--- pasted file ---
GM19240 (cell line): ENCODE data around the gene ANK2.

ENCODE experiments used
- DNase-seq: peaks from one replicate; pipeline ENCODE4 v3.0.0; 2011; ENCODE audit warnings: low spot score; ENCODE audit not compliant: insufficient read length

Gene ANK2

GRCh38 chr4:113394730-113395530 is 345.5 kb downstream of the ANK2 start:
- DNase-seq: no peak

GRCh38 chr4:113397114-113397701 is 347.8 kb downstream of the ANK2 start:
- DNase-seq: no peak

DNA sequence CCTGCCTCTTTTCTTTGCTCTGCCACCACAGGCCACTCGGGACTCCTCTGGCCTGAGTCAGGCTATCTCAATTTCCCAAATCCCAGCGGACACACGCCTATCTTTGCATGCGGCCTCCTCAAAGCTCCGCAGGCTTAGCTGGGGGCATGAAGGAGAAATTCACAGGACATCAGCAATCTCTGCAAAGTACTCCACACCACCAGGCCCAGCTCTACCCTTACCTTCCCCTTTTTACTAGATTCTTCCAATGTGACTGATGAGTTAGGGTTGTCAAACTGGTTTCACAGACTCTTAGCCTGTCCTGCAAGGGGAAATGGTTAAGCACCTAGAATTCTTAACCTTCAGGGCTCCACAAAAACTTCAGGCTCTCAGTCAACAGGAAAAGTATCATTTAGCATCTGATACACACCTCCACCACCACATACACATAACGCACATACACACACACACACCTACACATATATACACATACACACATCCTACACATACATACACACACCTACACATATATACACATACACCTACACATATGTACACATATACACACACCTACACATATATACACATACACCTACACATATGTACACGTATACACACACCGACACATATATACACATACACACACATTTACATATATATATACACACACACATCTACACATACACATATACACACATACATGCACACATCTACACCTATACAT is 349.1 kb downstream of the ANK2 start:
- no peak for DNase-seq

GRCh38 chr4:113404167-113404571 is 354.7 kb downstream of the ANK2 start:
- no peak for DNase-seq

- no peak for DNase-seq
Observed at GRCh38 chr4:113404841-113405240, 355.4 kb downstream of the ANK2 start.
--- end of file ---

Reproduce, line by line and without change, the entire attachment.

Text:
GM19240 (cell line): ENCODE data around the gene ANK2.

ENCODE experiments used
- DNase-seq: peaks from one replicate; pipeline ENCODE4 v3.0.0; 2011; ENCODE audit warnings: low spot score; ENCODE audit not compliant: insufficient read length

Gene ANK2

GRCh38 chr4:113394730-113395530 is 345.5 kb downstream of the ANK2 start:
- DNase-seq: no peak

GRCh38 chr4:113397114-113397701 is 347.8 kb downstream of the ANK2 start:
- DNase-seq: no peak

DNA sequence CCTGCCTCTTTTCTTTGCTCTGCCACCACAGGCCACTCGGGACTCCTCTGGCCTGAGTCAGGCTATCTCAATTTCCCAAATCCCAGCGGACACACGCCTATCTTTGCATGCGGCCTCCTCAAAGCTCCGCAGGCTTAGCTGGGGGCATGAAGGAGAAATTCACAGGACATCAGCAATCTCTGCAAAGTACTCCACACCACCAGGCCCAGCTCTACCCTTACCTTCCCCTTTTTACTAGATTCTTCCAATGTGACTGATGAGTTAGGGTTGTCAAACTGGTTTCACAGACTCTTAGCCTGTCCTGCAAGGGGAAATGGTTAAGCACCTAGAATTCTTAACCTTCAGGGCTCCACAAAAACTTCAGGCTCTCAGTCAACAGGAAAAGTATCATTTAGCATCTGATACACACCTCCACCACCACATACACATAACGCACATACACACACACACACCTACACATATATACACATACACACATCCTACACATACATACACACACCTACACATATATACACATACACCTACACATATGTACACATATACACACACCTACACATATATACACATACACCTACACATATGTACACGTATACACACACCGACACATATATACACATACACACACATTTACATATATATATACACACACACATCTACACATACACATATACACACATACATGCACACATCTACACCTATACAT is 349.1 kb downstream of the ANK2 start:
- no peak for DNase-seq

GRCh38 chr4:113404167-113404571 is 354.7 kb downstream of the ANK2 start:
- no peak for DNase-seq

- no peak for DNase-seq
Observed at GRCh38 chr4:113404841-113405240, 355.4 kb downstream of the ANK2 start.